A congregation of approximately 400 peaceful protestors gathered at Hagen Park in Wilton Manors on Sunday in the blazing summer heat with handmade signs and began chanting spiritedly at 2 in the afternoon.
After a rising number of cases of police brutality and violence against Black and Brown people, Rico Wilson’s response was amalgamation of peace and understanding. Wilson is one of the founders of Rally for Remedy, a nonviolent demonstration created in order to secure a safe place to talk about solutions and to share stories.
“This was not to be presented as a march, a protest or a riot. It was a peaceful demonstration of what it could look like and feel like when we all come together and listen to each other,” Wilson said. “We made a statement and it planted a seed for change.”
There was an air of energy throughout the crowd when Rebecca Vaughns took the stage and began to speak with fervor and passion.
She touched on Rayshard Brooks' fatal shooting in Atlanta which occurred Friday at a Wendy’s drive-thru where a small altercation escalated quickly to Brooks being shot by an Atlanta police officer.
“We can’t stop fighting, the cycle continues,” she said. “Words are powerful, and what you think, manifests. So, the fact that we’ve been saying, No Justice, No Peace this entire time. With respect to No Justice, No Peace, this is why we’re getting No Justice and No Peace.”
Vaughns took a long pause and then ended with, “We need to change the narrative, moment by moment, day by day, voice by voice, hashtag by hashtag and that should be: Give us Justice, Return our Peace!”
The crowd roared.
Bullhorns bellowed deeply and the voices of hundreds of people chanting the names of the folks lost to police brutality and violence was deafening on the Drive.
John O. Buckley, Vice President and Program Director at Unity Coalition/Coalicion Unida was one of the speakers who took the stage.
“Yesterday was the first step towards change that needs to come about in Wilton Manors. I used my voice and will continue with positive actions towards that change, until that is the new normal.”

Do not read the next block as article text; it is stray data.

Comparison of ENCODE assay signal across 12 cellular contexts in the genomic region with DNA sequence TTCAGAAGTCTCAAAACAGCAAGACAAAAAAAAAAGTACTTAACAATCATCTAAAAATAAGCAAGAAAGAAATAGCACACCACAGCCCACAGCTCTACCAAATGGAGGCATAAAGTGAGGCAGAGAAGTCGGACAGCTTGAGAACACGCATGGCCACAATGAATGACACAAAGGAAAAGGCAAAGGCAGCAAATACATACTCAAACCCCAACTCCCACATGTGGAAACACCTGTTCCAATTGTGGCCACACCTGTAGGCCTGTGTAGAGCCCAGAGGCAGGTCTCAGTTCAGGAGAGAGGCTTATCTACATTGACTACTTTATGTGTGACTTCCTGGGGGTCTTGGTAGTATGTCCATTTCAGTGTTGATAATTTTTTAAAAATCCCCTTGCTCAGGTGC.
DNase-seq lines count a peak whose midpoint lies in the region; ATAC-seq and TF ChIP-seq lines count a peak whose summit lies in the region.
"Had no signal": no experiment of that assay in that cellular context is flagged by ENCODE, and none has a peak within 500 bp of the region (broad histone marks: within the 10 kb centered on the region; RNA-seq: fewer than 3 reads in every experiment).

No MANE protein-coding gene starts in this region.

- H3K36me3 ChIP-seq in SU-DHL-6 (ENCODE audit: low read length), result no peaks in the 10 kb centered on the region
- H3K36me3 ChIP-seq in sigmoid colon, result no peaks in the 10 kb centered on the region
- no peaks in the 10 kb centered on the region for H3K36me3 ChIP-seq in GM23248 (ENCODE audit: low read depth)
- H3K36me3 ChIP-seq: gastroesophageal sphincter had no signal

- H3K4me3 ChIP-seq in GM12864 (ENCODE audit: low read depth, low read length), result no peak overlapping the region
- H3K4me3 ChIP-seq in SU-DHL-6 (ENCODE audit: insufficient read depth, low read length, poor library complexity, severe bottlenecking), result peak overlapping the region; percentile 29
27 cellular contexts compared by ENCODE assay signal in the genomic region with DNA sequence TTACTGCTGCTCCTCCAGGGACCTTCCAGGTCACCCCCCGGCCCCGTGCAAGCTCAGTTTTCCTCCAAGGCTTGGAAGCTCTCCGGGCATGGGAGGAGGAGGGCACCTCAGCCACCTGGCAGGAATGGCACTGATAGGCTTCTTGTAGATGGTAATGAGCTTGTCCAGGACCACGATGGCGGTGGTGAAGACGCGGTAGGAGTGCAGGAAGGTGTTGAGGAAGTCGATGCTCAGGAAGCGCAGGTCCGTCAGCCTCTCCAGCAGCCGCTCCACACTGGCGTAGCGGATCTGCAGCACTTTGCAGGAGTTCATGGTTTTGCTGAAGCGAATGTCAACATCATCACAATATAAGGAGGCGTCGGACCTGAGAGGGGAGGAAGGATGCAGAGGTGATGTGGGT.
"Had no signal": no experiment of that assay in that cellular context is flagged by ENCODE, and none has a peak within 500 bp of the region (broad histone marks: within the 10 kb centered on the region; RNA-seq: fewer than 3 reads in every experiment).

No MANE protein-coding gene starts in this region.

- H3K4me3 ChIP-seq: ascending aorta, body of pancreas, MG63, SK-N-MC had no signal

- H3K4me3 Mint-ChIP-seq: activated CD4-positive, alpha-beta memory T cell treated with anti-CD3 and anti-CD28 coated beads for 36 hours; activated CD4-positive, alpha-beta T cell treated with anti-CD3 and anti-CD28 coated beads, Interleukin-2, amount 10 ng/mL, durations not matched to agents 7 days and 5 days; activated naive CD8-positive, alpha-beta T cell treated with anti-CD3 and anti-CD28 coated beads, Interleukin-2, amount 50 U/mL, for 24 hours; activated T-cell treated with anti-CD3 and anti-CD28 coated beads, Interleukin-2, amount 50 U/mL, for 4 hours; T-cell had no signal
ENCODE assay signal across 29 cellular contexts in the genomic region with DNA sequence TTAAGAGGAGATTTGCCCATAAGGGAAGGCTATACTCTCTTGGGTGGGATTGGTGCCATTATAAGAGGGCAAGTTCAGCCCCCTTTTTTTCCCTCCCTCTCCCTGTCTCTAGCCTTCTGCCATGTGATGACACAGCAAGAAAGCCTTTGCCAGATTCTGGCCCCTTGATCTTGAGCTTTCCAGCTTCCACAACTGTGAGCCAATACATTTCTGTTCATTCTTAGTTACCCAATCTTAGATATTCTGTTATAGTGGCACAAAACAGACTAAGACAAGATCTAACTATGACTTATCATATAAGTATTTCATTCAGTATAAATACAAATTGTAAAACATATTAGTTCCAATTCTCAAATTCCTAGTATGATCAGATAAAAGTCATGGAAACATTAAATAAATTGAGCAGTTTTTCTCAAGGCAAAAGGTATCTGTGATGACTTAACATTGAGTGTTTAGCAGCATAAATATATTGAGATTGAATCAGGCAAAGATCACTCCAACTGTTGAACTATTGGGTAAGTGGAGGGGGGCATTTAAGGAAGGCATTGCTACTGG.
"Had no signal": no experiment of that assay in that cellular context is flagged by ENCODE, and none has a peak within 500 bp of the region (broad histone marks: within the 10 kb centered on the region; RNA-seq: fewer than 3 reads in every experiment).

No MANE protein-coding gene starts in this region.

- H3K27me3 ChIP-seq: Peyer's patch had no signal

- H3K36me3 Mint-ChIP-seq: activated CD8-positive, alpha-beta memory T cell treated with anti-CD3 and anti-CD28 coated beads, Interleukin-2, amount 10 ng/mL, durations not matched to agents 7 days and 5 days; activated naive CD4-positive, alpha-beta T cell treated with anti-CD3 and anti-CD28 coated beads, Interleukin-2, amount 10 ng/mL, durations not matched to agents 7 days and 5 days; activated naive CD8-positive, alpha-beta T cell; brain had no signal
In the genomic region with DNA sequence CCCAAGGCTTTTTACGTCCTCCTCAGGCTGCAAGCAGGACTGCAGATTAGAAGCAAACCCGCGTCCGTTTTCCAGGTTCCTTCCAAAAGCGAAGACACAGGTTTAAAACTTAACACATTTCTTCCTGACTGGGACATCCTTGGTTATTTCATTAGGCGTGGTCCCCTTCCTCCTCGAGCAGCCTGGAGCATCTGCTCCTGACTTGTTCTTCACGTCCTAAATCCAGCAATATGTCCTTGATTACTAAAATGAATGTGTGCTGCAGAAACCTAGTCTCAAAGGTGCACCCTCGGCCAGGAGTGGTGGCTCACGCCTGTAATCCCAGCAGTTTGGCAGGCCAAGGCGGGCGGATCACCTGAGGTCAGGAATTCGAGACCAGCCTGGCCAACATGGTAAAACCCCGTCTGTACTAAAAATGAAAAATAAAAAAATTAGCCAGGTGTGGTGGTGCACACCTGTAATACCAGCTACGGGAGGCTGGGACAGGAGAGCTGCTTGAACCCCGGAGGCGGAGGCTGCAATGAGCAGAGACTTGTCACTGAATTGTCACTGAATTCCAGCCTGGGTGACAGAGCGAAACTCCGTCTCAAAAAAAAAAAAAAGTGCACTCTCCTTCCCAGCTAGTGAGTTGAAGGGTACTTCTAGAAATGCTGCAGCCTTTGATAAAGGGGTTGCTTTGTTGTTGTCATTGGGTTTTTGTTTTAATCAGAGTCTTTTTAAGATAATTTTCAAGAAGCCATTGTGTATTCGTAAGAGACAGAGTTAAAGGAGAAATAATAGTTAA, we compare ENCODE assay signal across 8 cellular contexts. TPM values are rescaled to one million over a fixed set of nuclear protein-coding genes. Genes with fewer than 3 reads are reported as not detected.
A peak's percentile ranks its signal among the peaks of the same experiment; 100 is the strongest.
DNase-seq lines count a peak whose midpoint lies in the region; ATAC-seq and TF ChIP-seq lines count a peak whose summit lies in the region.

John O. Buckley
During the peaceful march, the attendees all kneeled for 8 minutes and 46 seconds in honor of George Floyd, an unarmed Black killed by a police officer on May 25 in Minneapolis.
Police officers arrested Floyd after a convenience store clerk called the police and told them that Floyd had purchased cigarettes with a counterfeit $20 bill. After apprehending him one of the officers pinned Floyd against the pavement with his knee on Floyd’s neck.
Wilton Manors Commissioner Julie Carson was an attendee at the demonstration and marched north on Wilton Drive with hundreds of other demonstrators, she was extremely touched by the entire event and display.
“Gathered in common cause and solemn resolve to eradicate racism and end police violence against black and brown people, the young organizers orchestrated a move ‘Rally for the Remedy’ in Wilton Manors,” she later said. “From the bullhorn accompanied by a march down the Drive to dropping a knee on the hot pavement, I am purposefully reminded of our collective humanity.”
Wilson added, “We want to plan more peaceful protests but we wanted to see how the community would react to it. I love Wilton Manors and always want to see the city advance and lead in this universal movement for inclusiveness and diversity.”